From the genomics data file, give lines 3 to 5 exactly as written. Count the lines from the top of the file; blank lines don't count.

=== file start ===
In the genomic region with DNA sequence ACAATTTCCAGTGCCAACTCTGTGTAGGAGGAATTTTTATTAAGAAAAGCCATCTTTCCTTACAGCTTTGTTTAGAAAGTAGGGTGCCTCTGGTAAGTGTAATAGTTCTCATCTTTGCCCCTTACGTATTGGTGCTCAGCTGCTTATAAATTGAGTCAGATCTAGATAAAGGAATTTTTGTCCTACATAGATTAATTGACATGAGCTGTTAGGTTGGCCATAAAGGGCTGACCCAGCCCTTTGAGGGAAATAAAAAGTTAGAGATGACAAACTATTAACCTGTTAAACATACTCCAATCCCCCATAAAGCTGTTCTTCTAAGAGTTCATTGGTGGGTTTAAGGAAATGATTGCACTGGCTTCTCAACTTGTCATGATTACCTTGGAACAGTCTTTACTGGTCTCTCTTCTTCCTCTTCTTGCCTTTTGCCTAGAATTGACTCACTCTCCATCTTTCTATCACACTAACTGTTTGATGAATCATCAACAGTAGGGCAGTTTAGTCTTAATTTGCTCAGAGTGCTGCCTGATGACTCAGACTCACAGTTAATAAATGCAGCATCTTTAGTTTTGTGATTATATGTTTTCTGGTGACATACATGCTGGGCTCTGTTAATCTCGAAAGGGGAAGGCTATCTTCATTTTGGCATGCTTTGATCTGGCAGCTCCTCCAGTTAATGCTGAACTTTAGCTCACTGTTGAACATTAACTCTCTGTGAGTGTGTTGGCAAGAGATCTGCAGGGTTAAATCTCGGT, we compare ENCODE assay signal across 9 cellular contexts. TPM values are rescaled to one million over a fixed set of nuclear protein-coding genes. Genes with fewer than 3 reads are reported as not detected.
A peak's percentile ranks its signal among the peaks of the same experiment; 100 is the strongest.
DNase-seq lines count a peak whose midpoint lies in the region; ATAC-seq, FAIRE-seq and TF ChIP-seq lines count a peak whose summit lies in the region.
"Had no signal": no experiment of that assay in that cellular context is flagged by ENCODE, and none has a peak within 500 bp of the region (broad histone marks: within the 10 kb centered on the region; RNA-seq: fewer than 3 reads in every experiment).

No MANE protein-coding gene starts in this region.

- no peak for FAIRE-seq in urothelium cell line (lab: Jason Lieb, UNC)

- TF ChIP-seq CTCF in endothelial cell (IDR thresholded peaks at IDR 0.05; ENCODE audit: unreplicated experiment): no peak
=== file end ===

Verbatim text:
DNase-seq lines count a peak whose midpoint lies in the region; ATAC-seq, FAIRE-seq and TF ChIP-seq lines count a peak whose summit lies in the region.
"Had no signal": no experiment of that assay in that cellular context is flagged by ENCODE, and none has a peak within 500 bp of the region (broad histone marks: within the 10 kb centered on the region; RNA-seq: fewer than 3 reads in every experiment).

No MANE protein-coding gene starts in this region.